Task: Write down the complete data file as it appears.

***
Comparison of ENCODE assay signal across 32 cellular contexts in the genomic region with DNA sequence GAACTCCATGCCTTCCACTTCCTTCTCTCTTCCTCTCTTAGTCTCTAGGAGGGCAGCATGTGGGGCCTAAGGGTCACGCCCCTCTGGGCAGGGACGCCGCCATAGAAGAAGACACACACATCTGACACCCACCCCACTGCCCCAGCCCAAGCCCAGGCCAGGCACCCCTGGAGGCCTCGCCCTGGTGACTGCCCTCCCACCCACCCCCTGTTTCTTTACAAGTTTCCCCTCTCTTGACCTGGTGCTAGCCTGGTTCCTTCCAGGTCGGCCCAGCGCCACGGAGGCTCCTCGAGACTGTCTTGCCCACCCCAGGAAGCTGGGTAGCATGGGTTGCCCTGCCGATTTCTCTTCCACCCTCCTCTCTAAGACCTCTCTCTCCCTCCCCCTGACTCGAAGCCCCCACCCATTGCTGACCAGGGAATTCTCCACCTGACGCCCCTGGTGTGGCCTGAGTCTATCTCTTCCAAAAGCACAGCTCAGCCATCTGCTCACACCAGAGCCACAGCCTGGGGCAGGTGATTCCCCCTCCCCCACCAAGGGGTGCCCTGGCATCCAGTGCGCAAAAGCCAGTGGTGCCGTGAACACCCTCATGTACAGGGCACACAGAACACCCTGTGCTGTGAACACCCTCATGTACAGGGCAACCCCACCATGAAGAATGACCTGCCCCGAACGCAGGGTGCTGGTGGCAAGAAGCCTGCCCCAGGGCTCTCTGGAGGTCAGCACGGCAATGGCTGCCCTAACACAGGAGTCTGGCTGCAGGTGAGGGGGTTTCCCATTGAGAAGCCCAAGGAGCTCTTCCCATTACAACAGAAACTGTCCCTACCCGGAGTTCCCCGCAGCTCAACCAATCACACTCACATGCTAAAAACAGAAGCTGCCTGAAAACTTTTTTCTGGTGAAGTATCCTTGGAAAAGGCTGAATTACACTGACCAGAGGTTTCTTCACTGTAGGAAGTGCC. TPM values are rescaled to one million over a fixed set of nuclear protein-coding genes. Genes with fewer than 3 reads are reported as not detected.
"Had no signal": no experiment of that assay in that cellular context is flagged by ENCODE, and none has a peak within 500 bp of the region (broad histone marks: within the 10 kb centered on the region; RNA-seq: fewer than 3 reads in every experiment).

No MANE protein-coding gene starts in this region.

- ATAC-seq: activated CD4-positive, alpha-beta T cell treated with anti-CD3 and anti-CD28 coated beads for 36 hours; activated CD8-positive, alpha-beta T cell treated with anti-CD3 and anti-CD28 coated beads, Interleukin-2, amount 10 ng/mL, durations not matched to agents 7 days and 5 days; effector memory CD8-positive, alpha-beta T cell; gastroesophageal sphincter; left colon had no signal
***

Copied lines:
Comparison of ENCODE assay signal across 32 cellular contexts in the genomic region with DNA sequence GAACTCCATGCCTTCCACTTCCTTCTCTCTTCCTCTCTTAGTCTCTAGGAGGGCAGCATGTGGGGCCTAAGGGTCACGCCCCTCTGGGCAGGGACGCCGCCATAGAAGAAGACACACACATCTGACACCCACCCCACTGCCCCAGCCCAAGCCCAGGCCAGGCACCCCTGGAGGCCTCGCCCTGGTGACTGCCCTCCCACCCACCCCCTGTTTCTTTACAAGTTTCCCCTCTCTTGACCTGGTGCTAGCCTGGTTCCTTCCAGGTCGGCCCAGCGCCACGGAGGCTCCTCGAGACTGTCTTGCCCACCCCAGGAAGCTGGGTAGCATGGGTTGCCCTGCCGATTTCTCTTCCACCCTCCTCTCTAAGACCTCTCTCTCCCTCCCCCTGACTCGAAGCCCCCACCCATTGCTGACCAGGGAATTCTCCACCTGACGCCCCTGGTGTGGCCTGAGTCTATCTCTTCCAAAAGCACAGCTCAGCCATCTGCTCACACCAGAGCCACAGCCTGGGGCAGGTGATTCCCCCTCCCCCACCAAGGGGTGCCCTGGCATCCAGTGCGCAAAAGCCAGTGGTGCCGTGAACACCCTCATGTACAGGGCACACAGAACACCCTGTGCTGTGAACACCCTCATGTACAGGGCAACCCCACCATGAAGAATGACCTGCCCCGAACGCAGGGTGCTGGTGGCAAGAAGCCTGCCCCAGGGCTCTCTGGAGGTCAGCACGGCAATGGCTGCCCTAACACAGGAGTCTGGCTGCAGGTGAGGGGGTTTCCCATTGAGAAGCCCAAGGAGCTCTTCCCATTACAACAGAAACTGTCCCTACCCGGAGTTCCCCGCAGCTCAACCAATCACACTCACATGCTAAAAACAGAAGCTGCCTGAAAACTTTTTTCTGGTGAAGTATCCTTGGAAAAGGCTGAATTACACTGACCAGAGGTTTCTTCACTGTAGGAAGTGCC. TPM values are rescaled to one million over a fixed set of nuclear protein-coding genes. Genes with fewer than 3 reads are reported as not detected.
"Had no signal": no experiment of that assay in that cellular context is flagged by ENCODE, and none has a peak within 500 bp of the region (broad histone marks: within the 10 kb centered on the region; RNA-seq: fewer than 3 reads in every experiment).

No MANE protein-coding gene starts in this region.

- ATAC-seq: activated CD4-positive, alpha-beta T cell treated with anti-CD3 and anti-CD28 coated beads for 36 hours; activated CD8-positive, alpha-beta T cell treated with anti-CD3 and anti-CD28 coated beads, Interleukin-2, amount 10 ng/mL, durations not matched to agents 7 days and 5 days; effector memory CD8-positive, alpha-beta T cell; gastroesophageal sphincter; left colon had no signal